For decades, historians have been attacking the shopworn idea of Northern industrialists as the dominant figures of American capitalism in the first half of the nineteenth century. Resting on a rich array of misconceptions and a few outright lies, this idea has withstood even the most severe factual challenges because, as an explanation for the Civil War, it has been useful no matter how the war is remembered. It has licensed romantic interpretations of the War of the Rebellion, the War Between the States and even the War of Northern Aggression. One could assign all kinds of political faults to the antagonists but still commemorate the fratricidal tragedy of Billy Yank and Johnny Reb because the notion of an industrial North dragging an agrarian South into the capitalist future offered magically offsetting historical alibis. By divorcing the North from slavery and the South from capitalism, it ennobled all of the white men involved.
On the Southern side, the stereotype has permitted a misinterpretation of the war’s economic circumstances and consequences. After the war, and largely because of it, the South was the poorest region of the United States. Even today, the states that had very large slave populations in 1860 tend to have low per capita incomes, with Mississippi perennially at the bottom. If, however, wealth is assessed the way most white people calculated it at the time—by counting enslaved African-Americans as valuable property rather than as victims of the desperate poverty that slaveholders imposed on them—the South was the nation’s wealthiest region before the Civil War. Two-thirds of all Americans who owned estates worth more than $100,000 lived in the South in 1860; Mississippi and Louisiana boasted more millionaires per capita than Massachusetts and New York; and more capital was invested in enslaved African-Americans than in railroad and industrial assets combined.
But the Southern slaveholders were more than just rich. As the Harvard historian Walter Johnson explains in his bracing new history of slavery and capitalism in the Deep South, River of Dark Dreams, the slaveholders were the quintessential American capitalists. They were early adopters of technology, avid consumers of financial data, expert manipulators of legal arcana and aggressive speculators in everything, including not only human chattel and cotton but also unstable paper money and exotic credit arrangements. Above all, the slaveholders of the Cotton Kingdom were rapacious—and highly effective— masters of the essential capitalist process of converting labor into commodities. The whole point of plantation slavery, Johnson explains, was this chain of capitalist mutations: from “lashes into labor into bales into dollars into pounds sterling.”
Much of the North’s wealth also depended on the exploitation of slave labor, even though the Northern states abolished slavery within their boundaries in the decades after the American Revolution. Many of the early Northern factories turned Southern cotton into cheap textiles, which were then sold to the slaveholders as low-grade “negro cloth.” But the factories were not the big story, since they remained relatively small in this period. Most Northerners were farmers rather than industrialists or industrial workers. The serious profits were made in commerce, especially shipping, financing and insuring the cotton that accounted for roughly half the value of all US exports from 1820 to 1860. Southern cotton, even more than the grain hauled through the Great Lakes and Erie Canal, fed the rise of New York to commercial eminence.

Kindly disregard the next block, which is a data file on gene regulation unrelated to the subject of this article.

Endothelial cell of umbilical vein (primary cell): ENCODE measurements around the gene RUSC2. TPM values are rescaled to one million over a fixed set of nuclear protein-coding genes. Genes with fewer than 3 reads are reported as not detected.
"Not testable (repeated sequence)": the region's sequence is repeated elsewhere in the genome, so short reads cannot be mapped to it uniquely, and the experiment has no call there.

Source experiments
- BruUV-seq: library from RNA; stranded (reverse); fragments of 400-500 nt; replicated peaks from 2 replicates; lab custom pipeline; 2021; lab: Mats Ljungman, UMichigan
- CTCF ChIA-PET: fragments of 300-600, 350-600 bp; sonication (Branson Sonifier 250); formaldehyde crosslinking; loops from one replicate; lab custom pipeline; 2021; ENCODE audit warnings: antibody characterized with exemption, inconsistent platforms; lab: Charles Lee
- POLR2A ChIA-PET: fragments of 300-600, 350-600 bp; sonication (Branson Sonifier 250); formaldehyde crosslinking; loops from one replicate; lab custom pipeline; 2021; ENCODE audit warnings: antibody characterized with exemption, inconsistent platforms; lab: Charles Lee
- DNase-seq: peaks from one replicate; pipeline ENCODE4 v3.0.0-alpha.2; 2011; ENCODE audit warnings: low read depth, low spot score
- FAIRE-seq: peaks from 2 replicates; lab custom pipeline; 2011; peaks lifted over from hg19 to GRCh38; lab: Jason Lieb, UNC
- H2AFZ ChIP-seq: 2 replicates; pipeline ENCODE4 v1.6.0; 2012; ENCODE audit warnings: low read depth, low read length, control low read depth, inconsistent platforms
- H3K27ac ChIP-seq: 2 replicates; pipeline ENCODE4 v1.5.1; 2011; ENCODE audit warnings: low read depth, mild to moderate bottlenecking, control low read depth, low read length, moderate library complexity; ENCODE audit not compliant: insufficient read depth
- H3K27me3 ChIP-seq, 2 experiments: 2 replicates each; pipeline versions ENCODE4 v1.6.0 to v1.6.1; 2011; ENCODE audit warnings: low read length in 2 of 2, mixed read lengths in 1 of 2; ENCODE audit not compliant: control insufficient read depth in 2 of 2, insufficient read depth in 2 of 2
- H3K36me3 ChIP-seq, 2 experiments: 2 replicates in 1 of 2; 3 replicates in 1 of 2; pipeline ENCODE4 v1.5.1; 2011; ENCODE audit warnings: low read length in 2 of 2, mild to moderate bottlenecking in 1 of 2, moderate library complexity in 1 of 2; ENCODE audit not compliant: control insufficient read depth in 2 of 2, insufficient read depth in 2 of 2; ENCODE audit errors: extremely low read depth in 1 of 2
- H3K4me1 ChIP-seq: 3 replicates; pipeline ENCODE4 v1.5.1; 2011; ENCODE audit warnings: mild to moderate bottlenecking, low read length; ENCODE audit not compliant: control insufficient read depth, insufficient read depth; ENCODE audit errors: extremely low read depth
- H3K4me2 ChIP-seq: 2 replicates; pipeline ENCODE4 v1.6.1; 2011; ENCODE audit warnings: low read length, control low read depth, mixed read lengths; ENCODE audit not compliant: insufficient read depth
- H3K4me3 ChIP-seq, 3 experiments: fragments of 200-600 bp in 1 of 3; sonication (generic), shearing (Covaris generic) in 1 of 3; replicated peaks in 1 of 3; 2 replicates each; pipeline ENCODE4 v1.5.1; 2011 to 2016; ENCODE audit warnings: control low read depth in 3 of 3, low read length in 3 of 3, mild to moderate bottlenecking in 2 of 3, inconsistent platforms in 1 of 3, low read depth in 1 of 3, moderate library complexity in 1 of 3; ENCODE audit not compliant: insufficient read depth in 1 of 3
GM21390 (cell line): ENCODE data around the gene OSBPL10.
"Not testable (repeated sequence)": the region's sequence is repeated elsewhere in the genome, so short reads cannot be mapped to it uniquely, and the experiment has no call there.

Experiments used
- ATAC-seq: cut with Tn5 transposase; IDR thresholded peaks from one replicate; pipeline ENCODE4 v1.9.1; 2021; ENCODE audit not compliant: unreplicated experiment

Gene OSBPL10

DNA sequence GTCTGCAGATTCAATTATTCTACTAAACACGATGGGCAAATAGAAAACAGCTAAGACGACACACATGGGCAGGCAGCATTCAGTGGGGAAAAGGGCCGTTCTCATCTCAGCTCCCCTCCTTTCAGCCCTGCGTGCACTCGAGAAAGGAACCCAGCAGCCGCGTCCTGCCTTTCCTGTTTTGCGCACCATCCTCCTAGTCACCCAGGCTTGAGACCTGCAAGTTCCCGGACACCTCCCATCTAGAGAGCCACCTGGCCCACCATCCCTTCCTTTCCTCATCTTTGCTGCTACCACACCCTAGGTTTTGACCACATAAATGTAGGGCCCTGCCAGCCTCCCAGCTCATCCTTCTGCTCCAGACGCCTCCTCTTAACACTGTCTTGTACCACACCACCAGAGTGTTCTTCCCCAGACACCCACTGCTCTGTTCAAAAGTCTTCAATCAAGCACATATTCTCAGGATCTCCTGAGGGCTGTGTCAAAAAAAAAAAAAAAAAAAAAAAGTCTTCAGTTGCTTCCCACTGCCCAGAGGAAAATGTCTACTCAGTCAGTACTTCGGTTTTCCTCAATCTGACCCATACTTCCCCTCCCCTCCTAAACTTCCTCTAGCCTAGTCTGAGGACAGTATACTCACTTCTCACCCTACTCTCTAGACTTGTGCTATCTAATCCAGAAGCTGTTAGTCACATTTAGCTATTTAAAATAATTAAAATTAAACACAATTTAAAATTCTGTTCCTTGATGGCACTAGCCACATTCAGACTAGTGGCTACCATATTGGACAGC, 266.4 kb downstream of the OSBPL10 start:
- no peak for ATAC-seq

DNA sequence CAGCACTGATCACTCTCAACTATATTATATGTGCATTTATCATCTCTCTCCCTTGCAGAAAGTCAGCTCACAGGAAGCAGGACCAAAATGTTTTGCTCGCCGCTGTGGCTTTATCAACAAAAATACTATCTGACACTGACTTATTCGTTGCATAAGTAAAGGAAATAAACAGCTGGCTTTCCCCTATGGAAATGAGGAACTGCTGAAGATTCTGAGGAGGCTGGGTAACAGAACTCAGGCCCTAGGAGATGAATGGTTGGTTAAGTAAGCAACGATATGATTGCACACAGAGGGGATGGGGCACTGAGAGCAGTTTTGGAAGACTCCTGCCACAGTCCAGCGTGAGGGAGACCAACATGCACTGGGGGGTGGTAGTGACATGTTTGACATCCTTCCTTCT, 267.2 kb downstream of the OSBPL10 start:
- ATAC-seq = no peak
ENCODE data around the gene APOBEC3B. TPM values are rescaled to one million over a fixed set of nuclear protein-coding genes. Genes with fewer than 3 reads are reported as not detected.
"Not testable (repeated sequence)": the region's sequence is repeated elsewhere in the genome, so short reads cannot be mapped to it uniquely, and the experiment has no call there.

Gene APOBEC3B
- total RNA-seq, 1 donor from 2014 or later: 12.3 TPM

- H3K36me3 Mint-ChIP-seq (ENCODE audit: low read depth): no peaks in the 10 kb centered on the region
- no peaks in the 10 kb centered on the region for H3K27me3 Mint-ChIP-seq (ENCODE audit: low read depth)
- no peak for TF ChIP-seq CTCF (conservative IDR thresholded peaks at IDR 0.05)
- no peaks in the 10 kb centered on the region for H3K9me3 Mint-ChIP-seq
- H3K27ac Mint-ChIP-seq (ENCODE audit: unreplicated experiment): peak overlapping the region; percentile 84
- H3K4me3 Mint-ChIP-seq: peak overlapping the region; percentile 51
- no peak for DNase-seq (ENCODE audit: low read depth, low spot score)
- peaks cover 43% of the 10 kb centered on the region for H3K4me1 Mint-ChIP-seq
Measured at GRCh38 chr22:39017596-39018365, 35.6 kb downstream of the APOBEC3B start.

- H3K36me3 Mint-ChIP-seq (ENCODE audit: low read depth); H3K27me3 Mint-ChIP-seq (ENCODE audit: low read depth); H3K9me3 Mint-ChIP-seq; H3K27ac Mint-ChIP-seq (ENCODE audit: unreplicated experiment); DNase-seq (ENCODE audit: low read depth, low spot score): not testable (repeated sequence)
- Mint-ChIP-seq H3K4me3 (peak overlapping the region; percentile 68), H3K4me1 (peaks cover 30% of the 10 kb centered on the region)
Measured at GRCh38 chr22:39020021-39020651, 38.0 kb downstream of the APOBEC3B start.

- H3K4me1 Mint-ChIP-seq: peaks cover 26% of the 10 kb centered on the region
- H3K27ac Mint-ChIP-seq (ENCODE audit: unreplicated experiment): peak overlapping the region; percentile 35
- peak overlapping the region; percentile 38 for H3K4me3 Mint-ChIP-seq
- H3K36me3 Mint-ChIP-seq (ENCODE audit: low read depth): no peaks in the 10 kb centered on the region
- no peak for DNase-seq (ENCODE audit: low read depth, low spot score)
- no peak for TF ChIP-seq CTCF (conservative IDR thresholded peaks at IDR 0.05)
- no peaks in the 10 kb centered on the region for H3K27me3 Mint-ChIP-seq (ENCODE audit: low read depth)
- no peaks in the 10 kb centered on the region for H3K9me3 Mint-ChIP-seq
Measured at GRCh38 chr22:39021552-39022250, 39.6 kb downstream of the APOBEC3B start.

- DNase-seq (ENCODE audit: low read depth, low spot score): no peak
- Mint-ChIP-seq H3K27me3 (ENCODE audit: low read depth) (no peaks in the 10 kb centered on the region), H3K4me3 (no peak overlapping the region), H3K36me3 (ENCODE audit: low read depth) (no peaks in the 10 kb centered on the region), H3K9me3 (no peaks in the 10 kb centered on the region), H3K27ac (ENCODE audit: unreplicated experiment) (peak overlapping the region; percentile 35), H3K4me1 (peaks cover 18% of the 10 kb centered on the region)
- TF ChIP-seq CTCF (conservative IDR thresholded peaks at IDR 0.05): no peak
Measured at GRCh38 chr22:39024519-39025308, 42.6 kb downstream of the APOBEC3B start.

The slave-labor economy of the Mississippi Valley endowed the masters at the top of its pyramid with fabulous wealth and a profoundly exaggerated sense of their power in the world. Because the American South supplied 80 percent of the world’s cotton, the planters believed that the world economy depended on them instead of the other way around. They thought riches and ruin were theirs to mete out, not only to the American North but also to the major European powers. They were wrong. When they acted on their imperial fantasies by engaging the North in the Civil War, they lost their wealth, their slaves and their market power, as their erstwhile customers turned to competing cotton suppliers in Egypt and India.
But the imperial fantasies that interest Johnson had nothing to do with the North. On the contrary, he urges us to stop thinking of the antebellum South with reference to the Civil War—as we do when we call it “the South” and labeling the period “antebellum.” This way of thinking, he argues, blinds us to the spectacle of what actually happened in the Cotton Kingdom. Freeing ourselves from the “anachronistic spatial frames and teleological narratives” imposed by the Civil War enables us to see that for the Mississippi Valley slaveholders, Cuba felt closer to home than Virginia, and Nicaraguan political conflicts were more relevant than “Bleeding Kansas.” On what we know to be the eve of their destruction, the states of the Cotton Kingdom were contemplating a magnificent destiny—or, in Johnson’s words, a “millennial vision of a pro-slavery future.”
* * *
Johnson’s first book, the brilliant and beautiful Soul by Soul: Life Inside the Antebellum Slave Market (1999), established him as a leading scholar in what has long been the deepest talent pool in the field of American history. In Soul by Soul, he used a detailed and often downright lyrical description of the domestic slave trade to slice through analytical tangles and reach the capitalist essence of slavery: the definition of a slave as a “person with a price.”
The domestic slave trade, a massive and hideous business centered in New Orleans, may have sold as many as 1 million African-Americans “down the river” from the declining tobacco lands of Maryland and Virginia into the rapidly expanding cotton fields of the Deep South. The domestic trade replaced the African slave trade in the United States after the nation closed its ports to further “importations” in 1808. To study this traffic, Johnson examined the records of slave-trading firms and a fascinating batch of Louisiana court documents related to state laws granting slave buyers warrantees for “defects”—from undisclosed health problems to rebellious attitudes and inclinations toward escape. The testimony in these warranty cases disclosed the complicated strategic behaviors of the buyers, sellers, traders and slaves who met on the roads and in the pens (jails) and showrooms of the slave market. In his analysis, Johnson also relied heavily on the narratives of former slaves: Frederick Douglass, Harriet Jacobs, Solomon Northup and many of their less famous comrades.